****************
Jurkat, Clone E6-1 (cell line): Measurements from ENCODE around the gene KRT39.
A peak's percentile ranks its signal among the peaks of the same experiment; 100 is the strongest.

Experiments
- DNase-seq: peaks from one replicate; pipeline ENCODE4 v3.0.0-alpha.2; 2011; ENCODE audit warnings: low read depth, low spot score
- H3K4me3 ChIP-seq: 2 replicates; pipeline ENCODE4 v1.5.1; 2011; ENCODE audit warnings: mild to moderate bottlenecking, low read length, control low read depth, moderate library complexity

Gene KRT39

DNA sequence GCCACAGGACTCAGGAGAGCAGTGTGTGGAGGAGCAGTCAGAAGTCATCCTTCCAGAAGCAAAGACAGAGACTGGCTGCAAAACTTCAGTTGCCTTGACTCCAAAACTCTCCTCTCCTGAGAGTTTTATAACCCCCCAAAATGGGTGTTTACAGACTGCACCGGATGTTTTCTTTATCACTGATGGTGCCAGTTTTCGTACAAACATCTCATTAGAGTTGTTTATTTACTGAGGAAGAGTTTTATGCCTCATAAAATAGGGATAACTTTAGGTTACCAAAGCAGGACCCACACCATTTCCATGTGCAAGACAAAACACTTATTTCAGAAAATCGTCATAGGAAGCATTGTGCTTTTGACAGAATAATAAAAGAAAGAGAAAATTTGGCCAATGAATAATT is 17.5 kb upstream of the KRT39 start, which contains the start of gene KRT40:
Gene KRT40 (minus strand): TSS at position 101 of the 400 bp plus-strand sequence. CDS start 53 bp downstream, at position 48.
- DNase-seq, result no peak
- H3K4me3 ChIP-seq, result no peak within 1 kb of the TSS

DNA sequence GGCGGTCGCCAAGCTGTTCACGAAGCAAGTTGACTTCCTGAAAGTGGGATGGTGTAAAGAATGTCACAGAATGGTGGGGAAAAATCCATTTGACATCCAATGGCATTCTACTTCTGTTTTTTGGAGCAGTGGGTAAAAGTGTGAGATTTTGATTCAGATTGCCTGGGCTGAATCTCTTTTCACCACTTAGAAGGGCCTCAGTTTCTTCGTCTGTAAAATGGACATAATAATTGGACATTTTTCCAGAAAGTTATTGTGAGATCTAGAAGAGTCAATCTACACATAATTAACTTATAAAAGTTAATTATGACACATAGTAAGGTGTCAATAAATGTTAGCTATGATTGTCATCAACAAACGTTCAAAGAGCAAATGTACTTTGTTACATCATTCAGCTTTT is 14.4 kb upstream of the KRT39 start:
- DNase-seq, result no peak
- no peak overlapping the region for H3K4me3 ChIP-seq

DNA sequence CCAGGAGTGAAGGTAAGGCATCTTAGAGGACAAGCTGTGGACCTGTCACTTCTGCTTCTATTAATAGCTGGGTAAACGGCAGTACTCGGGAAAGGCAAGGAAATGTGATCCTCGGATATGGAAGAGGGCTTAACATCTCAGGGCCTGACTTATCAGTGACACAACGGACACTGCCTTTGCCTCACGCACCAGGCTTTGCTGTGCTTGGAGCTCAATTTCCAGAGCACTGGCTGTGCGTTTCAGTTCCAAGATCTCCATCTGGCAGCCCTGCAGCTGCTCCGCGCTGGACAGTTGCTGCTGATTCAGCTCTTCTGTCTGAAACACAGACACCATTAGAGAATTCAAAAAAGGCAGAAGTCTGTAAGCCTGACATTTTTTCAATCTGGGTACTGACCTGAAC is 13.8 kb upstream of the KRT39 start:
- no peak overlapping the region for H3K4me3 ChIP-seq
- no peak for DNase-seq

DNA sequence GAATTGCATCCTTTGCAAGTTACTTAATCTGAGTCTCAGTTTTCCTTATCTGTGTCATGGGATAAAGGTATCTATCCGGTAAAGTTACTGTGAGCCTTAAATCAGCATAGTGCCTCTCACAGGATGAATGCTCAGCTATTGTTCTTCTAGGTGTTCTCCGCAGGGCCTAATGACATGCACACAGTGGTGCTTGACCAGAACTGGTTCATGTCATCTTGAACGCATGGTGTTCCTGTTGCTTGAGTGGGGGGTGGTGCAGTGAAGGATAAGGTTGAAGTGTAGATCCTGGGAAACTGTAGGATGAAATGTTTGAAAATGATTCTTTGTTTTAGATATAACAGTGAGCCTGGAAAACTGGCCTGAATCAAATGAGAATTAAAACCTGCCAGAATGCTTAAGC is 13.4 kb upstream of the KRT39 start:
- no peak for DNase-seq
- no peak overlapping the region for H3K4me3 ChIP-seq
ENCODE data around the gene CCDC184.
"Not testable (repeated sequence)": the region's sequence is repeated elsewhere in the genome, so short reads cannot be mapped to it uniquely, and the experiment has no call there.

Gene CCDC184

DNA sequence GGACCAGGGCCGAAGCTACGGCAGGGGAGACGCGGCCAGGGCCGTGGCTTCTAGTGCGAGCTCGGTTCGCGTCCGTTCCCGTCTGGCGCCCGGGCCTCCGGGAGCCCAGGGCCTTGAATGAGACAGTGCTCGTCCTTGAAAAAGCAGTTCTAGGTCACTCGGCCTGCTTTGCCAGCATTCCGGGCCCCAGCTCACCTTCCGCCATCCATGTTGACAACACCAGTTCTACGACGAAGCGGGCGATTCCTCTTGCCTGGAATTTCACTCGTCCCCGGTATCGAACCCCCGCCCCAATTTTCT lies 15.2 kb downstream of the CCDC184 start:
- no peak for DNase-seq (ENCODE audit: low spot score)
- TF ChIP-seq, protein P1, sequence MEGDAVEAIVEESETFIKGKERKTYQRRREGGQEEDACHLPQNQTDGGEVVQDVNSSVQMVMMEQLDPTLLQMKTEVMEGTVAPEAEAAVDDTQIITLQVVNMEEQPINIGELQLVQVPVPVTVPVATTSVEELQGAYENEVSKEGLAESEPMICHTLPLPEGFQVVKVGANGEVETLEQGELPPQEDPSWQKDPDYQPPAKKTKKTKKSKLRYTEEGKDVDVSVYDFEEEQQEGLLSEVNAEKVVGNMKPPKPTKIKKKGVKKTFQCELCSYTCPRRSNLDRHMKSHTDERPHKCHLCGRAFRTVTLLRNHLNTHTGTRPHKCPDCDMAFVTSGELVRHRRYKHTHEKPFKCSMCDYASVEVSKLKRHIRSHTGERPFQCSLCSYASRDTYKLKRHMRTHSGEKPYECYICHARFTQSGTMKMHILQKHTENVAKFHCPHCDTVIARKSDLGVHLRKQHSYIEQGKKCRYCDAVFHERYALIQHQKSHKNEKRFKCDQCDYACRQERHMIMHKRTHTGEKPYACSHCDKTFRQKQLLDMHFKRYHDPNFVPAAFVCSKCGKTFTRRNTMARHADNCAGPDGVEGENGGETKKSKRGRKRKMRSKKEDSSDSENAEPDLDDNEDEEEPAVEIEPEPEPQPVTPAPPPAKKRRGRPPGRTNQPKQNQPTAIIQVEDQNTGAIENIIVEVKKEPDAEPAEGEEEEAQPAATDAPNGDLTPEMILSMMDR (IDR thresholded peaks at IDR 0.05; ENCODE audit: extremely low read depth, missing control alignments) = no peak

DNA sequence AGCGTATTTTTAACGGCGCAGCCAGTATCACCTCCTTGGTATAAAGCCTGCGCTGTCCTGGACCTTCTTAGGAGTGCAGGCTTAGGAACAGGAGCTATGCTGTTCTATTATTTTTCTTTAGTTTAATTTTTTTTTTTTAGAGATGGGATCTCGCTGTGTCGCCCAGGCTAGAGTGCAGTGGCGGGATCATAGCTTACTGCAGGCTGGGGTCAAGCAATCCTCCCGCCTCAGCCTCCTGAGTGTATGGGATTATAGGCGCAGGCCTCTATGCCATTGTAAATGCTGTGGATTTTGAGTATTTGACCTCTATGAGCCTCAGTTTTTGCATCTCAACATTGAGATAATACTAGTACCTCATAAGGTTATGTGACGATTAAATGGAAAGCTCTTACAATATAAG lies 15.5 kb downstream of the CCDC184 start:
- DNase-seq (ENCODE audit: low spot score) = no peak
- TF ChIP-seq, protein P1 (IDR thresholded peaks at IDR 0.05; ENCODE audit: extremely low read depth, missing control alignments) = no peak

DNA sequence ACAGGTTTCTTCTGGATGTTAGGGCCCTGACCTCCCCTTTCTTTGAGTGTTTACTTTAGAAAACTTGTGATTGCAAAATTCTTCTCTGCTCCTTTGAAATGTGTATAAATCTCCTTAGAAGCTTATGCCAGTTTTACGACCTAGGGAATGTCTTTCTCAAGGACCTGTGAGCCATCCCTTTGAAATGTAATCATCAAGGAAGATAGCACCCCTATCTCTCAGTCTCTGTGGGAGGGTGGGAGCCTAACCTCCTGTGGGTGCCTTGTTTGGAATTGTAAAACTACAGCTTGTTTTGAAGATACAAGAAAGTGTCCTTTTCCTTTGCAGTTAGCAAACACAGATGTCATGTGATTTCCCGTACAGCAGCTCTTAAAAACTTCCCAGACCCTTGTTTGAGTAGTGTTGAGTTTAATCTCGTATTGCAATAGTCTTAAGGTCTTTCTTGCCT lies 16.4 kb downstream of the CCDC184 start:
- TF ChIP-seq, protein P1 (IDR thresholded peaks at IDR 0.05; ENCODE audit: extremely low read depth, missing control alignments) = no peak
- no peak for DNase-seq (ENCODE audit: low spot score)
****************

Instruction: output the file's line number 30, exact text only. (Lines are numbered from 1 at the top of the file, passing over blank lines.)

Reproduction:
- TF ChIP-seq, protein P1 (IDR thresholded peaks at IDR 0.05; ENCODE audit: extremely low read depth, missing control alignments) = no peak